Epps seeks to avoid Quirama 's presumption because, he alleges, the state trial court ruled on the merits of his claim. Epps seeks to apply the alternative presumption enunciated in Ylst v. Nunnemaker, --- U.S. ----, 111 S. Ct. 2590, 115 L. Ed. 2d 706 (1991). In Ylst, Justice Scalia analyzed the presumptions to be made from unexplained state orders as follows:
The consequent question presented by the present case, therefore, is how federal courts in habeas proceedings are to determine whether an unexplained order (by which we mean an order whose text or accompanying opinion does not disclose the reason for the judgment) rests primarily on federal law. The question is not an easy one. In Coleman itself, although the order was unexplained, the nature of the disposition ("dismissed" rather than "denied") and surrounding circumstances (in particular the fact that the state had rested its argument entirely upon a procedural bar), indicated that the basis was procedural default. But such clues will not always, or even ordinarily, be available. Indeed, sometimes the members of the court issuing an unexplained order will not themselves have agreed upon its rationale, so that the basis of the decision is not merely undiscoverable but nonexistent.
The problem we face arises, of course, because many formulary orders are not meant to convey anything as to the reason for the decision. Attributing a reason is therefore both difficult and artificial. We think that the attribution necessary for federal habeas purposes can be facilitated, and sound results more often assured, by applying the following presumption: where there has been one reasoned state judgment rejecting a federal claim, later unexplained orders upholding that judgment or rejecting the same claim rest upon the same ground. If an earlier opinion "fairly appear [s] to rest primarily on federal law," Coleman, [--- U.S. at ----], 111 S. Ct. at 2559, we will presume that no procedural default has been invoked by a subsequent unexplained order that leaves the judgment or its consequences in place. Similarly where, as here, the last reasoned opinion on the claim explicitly imposes a procedural default, we will presume that a later decision rejecting the claim did not silently disregard that bar and consider the merits.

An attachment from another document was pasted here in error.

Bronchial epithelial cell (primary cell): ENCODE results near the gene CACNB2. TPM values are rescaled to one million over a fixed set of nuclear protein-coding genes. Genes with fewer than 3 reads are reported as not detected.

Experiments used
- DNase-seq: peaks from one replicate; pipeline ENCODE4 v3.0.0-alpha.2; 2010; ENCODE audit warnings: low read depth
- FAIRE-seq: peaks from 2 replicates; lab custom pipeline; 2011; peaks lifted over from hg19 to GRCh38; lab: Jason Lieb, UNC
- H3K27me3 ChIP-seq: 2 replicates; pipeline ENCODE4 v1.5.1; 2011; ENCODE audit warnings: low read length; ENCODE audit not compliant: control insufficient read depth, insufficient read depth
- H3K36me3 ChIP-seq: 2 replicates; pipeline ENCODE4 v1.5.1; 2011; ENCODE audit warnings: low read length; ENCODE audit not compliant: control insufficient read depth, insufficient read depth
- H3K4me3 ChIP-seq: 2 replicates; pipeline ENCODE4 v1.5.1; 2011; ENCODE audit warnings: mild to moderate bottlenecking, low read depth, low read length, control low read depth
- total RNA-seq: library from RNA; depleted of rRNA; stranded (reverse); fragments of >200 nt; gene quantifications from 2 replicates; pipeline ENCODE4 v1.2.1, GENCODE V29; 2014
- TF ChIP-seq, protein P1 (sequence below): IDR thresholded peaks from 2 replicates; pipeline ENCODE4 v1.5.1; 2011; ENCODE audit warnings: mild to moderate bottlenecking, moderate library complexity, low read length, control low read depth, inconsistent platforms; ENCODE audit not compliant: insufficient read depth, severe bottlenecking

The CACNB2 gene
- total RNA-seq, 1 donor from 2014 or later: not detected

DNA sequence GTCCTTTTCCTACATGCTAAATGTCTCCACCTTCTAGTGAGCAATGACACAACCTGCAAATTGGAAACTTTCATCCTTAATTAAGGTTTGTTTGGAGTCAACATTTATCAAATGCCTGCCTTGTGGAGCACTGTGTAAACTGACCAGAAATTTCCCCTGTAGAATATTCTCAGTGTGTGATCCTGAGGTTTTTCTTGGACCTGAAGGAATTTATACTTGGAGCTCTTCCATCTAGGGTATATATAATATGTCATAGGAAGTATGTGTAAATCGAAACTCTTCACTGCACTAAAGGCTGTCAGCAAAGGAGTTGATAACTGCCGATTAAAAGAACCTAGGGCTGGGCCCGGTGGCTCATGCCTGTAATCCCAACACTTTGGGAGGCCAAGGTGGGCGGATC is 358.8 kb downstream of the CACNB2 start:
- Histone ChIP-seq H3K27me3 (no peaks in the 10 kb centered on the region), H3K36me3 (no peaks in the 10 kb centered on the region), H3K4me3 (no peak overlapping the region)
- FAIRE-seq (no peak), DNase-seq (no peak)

--- U.S. at ----, 111 S. Ct. at 2594 (first emphasis in original).
We are not persuaded that the state trial court's summary rejection of the motion to set aside the verdict constituted the sort of "reasoned state judgment rejecting a federal claim" that will suffice to raise a presumption that a subsequent silent affirmance does not rest on procedural default. The trial judge gave no indication that he was reckoning with the requirements of Batson, which was not ruled to be retroactive until a year later. See Griffith v. Kentucky, 479 U.S. 314, 107 S. Ct. 708, 93 L. Ed. 2d 649 (1987). He ruled only that there had been "no clear showing" of a discriminatory use of peremptory challenges. Whether or not the showing that was made would have sufficed to oblige the prosecutor to articulate legitimate reasons had the claim been made at the time of jury selection, this was not a "reasoned" rejection of the federal claim. The trial court's remarks did not impute to the Appellate Division a "merits" ruling, especially in light of the unwavering New York practice of declining to consider jury selection claims unless presented at the time the jurors are chosen. See People v. Barber, 156 A.D.2d 1022, 549 N.Y.S.2d 313 (N.Y.App.Div.1989) (holding Batson challenge untimely because objection made after all jurors were sworn), appeal denied, 75 N.Y.2d 866, 553 N.Y.S.2d 298, 552 N.E.2d 877 (N.Y.1990); People v. Harris, 151 A.D.2d 961, 542 N.Y.S.2d 411, 411 (N.Y.App.Div.1989) (holding Batson claim untimely because it was not made "before the jury, or the last juror including the alternates, is sworn," but remanding for new trial in interests of justice); People v. Ortiz, 69 A.D.2d 825, 825, 414 N.Y.S.2d 737, 738 (N.Y.App.Div.1979) (holding objection to jury selection process waived where not raised until after entire panel had been sworn); see also People v. Thompson, 79 A.D.2d 87, 435 N.Y.S.2d 739 (N.Y.App.Div.1981) (allowing claim of racially discriminatory use of peremptory challenges where claim made after jury sworn but before any evidence has been taken). Though Batson is to be applied retroactively, the benefit of its retroactive application is available only to a litigant who has preserved his peremptory challenge claim in accordance with the requirements of state procedural law.
Epps also seeks to avoid procedural default by pointing out that the State did not argue untimeliness in the state trial court, asserting the procedural ground for the first time in the Appellate Division. Though New York recognizes that the State may be held to have waived some forms of procedural default, see People v. Mezon, 80 N.Y.2d 155, 160, 589 N.Y.S.2d 838, 841, 603 N.E.2d 943 (N.Y.1992), this exemption does not apply to a defendant's failure to observe procedural requirements designed to promote the "efficiency of the courts or 'orderly trial procedures.' " Id. (citation omitted).
The judgment of the District Court is affirmed.
Federal courts will consider a state petitioner's habeas claim despite a state procedural default if the petitioner can demonstrate "cause for the default and actual prejudice as a result of the alleged violation of federal law, or demonstrate that failure to consider the claims will result in a fundamental miscarriage of justice." Coleman, --- U.S. at ----, 111 S. Ct. at 2565. Epps makes no claim of cause and prejudice or miscarriage of justice
The Martinez rule had come under attack in Asherman v. Meachum, 932 F.2d 137 (2d Cir. 1991), vac. on other grounds, 957 F.2d 978 (2d Cir. 1992), and Peterson v. Scully, 896 F.2d 661, 664 (2d Cir.), cert. denied, 497 U.S. 1038, 110 S. Ct. 3301, 111 L. Ed. 2d 810 (1990), but was rehabilitated after Coleman cast a negative light on much of Harris v. Reed, 489 U.S. 255, 109 S. Ct. 1038, 103 L. Ed. 2d 308 (1989)